AMD XConnect aims to make external graphics cards for laptops much more reliable

With driver-level external GPU support, AMD plants the seeds for supercharged gaming laptops.

AMD external GPU

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AMD is hoping to capitalize on the external graphics card phenomenon with its latest Radeon driver update.

Radeon Software 16.3 includes a new technology called AMD XConnect that allows for a seamless plug-and-play connection between laptops and external GPUs. If you have a laptop with Thunderbolt 3 input, AMD’s driver could allow you to connect an external GPU and enjoy the added gaming power without having to reboot the machine.

For now, the only external GPUs available are tied to specific laptop brands, such as the Alienware Amplifier and MSI Shadow. But a couple months ago, Razer announced a manufacturer-agnostic enclosure called Core, which can stash any graphics card up to 375W TDP, and connects to any Thunderbolt 3-equipped laptop. AMD says it worked closely with both Razer and Thunderbolt to make XConnect work.

Beyond just plug-and-play convenience, AMD’s software also includes some management tools for gaming with an external GPU. From the system tray, users can quickly view any applications that are using the added graphics, close those applications, and safely disconnect the card. The laptop also remains running if users unplug the Thunderbolt cable without disconnecting the software first, though the software itself may crash when you suddenly yank out the graphics card.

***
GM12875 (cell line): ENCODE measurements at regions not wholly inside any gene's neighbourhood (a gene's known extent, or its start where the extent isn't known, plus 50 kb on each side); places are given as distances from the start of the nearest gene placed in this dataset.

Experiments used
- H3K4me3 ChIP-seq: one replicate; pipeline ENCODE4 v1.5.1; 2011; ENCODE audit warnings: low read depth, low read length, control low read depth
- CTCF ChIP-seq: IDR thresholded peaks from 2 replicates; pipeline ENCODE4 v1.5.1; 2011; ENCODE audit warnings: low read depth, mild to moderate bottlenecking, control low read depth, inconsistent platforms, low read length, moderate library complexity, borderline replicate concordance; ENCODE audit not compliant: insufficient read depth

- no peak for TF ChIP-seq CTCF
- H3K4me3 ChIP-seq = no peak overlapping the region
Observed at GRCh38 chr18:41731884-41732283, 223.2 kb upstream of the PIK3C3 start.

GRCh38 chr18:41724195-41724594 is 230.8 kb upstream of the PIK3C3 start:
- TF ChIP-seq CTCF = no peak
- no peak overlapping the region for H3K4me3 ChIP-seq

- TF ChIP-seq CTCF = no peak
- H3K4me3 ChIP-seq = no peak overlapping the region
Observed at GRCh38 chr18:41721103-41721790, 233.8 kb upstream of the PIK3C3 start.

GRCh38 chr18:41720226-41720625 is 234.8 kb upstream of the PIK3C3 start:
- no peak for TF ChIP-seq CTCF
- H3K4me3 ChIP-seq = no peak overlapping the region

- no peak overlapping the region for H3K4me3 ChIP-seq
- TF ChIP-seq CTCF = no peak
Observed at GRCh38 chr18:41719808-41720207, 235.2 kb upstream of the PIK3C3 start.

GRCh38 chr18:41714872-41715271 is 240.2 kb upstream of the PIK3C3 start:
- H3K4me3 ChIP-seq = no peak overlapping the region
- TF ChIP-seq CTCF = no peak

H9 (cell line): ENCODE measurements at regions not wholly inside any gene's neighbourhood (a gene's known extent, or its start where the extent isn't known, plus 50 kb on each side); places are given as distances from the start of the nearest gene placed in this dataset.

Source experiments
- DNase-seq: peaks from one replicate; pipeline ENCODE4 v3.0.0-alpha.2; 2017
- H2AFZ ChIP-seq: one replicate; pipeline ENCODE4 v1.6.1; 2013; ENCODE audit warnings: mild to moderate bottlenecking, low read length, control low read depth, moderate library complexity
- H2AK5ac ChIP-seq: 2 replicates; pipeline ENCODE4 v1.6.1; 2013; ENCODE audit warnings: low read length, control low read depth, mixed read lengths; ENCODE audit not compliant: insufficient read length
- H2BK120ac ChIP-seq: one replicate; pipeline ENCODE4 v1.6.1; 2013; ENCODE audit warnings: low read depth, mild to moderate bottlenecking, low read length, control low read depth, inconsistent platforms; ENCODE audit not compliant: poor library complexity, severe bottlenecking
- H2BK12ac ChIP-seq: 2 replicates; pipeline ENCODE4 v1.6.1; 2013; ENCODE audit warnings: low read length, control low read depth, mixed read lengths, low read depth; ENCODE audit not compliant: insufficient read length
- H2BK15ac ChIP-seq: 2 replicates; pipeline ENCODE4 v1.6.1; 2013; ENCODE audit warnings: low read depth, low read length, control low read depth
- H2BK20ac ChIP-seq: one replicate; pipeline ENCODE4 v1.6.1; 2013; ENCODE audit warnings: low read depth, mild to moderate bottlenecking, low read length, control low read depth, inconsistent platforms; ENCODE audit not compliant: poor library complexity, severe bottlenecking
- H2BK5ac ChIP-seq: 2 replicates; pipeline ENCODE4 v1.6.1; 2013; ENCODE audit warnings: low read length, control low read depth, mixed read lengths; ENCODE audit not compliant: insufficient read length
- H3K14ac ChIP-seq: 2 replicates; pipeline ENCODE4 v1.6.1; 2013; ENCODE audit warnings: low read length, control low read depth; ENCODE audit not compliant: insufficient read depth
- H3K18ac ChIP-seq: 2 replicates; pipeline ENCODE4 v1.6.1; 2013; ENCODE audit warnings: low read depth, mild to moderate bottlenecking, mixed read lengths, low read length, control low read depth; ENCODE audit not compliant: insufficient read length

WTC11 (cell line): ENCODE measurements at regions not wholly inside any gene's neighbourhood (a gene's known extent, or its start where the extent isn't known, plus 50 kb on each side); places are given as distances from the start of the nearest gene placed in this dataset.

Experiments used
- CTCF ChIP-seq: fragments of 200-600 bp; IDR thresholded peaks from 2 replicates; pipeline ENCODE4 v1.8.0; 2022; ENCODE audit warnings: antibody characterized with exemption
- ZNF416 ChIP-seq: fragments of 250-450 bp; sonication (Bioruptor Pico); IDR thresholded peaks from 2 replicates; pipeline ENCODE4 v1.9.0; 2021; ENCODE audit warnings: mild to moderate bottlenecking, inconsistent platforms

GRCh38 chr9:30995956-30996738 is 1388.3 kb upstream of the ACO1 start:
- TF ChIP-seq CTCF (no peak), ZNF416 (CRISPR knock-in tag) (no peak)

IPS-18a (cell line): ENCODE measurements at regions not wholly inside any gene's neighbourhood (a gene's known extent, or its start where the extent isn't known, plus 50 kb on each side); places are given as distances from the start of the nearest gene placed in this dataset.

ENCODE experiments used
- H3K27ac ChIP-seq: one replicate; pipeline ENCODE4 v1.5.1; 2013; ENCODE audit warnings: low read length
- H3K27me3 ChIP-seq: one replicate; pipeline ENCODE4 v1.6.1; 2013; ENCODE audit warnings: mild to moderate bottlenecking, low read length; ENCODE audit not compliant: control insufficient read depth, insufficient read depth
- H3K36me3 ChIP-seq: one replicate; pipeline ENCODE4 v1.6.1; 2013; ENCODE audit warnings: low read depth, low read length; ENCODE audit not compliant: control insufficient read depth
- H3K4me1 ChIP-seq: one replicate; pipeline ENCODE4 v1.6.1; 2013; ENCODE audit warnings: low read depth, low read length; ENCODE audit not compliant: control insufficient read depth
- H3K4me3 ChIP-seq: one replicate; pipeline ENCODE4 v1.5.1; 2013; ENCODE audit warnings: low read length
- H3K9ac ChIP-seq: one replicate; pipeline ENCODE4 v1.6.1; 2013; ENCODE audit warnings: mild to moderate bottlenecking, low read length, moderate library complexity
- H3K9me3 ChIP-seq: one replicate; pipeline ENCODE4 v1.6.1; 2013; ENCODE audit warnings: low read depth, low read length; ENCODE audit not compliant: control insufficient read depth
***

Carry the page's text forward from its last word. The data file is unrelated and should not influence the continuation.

Keep in mind that XConnect has some other requirements beyond just the external GPU and Thunderbolt 3: Users must be running Windows 10 Build 10586 or later, and need a 40Gbps Thunderbolt 3 cable. The laptop must also support BIOS ACPI extensions—you’ll have to check with your vendor on that, or pray for a BIOS update—and the graphics card must be a Radeon R9 300 or Fury series.

External graphics tricks aside, AMD’s latest driver brings some other noteworthy improvements: Vulkan 1.0 support has been added, setting the stage for better gaming on Linux machines, and AMD has brought some performance improvements to Rise of the Tomb Raider and Gears of War: Ultimate Edition. (It’s unclear if this update addresses the latter game’s major stuttering issues that users have reported since launch.)

The impact on you at home: Given XConnect’s stringent Thunderbolt and BIOS requirements, most laptop owners won’t be able to start using external graphics even when the Razer Core hits the market. But as with any cutting-edge gaming tech, XConnect capabilities will surely trickle down to more laptops over time. AMD is putting the pieces in place now so that connecting an external GPU will require minimal effort down the road.

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